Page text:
It’s not every day that a narwhal tusk is mentioned in a news story. Perhaps a quirky piece of historical science writing about the tusk being sold for exorbitant prices as a rare unicorn horn in Victorian Times but rarely does this marine mammal get a mention in a major International News story. Let alone helping to fright crime.

That was until an incident in London, England on Friday November 29th (2019). There was terrorist attack near London Bridge, where an individual started stabbing people with a knife in the Fishmonger’s Hall. In the end, two people were killed and three others were injured. More might have been killed or injured if it hadn’t been for a 1.5 meter (~4 feet) narwhal tusk.

A quick thinking Polish employee of the Fishmonger’s Hall, took the tusk off a wall and confronted the attacker. Together with another bystander, armed with a fire extinguisher, they were able to subdue the attacker until police arrived and shot and killed the suspect.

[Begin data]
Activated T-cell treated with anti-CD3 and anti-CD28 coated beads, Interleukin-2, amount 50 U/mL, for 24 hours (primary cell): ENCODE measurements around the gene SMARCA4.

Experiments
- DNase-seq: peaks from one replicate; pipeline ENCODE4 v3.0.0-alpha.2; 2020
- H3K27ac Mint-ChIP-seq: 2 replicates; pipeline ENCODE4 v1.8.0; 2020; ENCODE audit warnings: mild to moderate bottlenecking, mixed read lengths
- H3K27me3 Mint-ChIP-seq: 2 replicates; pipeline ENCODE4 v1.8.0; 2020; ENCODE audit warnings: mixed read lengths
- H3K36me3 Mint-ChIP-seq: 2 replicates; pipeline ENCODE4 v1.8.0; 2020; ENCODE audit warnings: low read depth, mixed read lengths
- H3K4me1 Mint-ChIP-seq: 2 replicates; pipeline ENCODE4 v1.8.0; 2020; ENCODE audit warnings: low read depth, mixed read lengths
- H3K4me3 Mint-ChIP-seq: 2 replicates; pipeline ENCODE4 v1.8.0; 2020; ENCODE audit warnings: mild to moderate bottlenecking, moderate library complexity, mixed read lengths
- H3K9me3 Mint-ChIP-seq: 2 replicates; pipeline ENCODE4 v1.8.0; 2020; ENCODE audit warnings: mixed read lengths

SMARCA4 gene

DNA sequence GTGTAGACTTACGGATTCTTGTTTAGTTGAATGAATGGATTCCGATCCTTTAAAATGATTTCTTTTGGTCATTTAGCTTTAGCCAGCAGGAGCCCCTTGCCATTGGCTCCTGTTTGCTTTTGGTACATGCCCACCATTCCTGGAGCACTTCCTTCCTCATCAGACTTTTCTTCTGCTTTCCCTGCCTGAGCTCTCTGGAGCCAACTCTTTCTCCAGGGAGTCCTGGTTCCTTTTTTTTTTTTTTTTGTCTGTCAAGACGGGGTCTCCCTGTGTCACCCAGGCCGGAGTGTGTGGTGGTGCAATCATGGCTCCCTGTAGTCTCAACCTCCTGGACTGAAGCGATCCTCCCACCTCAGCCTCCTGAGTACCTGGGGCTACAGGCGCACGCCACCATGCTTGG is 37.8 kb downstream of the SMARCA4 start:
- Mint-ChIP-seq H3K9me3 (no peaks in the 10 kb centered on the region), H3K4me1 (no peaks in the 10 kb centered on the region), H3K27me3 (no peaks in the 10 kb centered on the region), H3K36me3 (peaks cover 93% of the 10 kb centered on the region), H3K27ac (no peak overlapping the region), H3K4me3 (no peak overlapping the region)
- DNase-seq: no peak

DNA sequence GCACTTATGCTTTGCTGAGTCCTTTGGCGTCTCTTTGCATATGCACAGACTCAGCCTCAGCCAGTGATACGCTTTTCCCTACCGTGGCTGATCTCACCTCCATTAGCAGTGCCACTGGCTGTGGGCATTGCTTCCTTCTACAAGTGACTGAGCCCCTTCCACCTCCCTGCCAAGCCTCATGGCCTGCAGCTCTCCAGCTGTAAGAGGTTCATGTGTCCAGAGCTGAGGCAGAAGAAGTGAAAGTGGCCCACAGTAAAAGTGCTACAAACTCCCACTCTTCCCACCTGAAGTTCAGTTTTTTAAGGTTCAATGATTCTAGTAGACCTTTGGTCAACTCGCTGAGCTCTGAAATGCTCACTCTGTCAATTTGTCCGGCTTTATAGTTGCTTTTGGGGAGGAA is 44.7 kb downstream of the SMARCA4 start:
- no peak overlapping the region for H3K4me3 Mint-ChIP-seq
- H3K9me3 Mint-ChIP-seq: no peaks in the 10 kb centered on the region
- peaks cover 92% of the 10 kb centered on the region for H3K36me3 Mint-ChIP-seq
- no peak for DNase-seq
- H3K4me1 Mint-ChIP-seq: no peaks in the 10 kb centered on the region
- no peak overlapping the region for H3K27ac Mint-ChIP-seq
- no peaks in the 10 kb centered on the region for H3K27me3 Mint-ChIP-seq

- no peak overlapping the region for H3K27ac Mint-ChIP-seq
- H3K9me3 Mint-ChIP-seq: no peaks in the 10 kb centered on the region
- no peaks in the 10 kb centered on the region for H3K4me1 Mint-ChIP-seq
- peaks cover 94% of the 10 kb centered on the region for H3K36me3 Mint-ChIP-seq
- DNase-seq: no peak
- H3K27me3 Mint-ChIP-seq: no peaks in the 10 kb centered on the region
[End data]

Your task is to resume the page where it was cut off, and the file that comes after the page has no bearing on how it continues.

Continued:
This was such an odd mishmash of current events and Victorian Nature history and it left me feeling both dark and delighted. It is yet another example that truth really is stranger than fiction because if this was written in a piece of prose, the writer would be deemed hyperbolic or just insane. Who would believe such a story, it verges on magic realism!

It’s touching that this narwhal, in death, played a hand (well a tusk really) in helping to save lives. There is still magic in this old world.


Bald Eagles of Yuba County

One of my favorite winter birding destinations is in Yuba County, just off Highway 20, northeast of Marysville. The country roads of Woodruff, Mathews, and Kimball are great backwater roads to see the abundance of wintering waterfowl consisting of snow and greater white-fronted geese, tundra swans, white-faced ibis, and wintering raptors.

Tundra study

Study sketch of a tundra swan. The area around Highway 20 is one of the best places to see large numbers of this beautiful swan.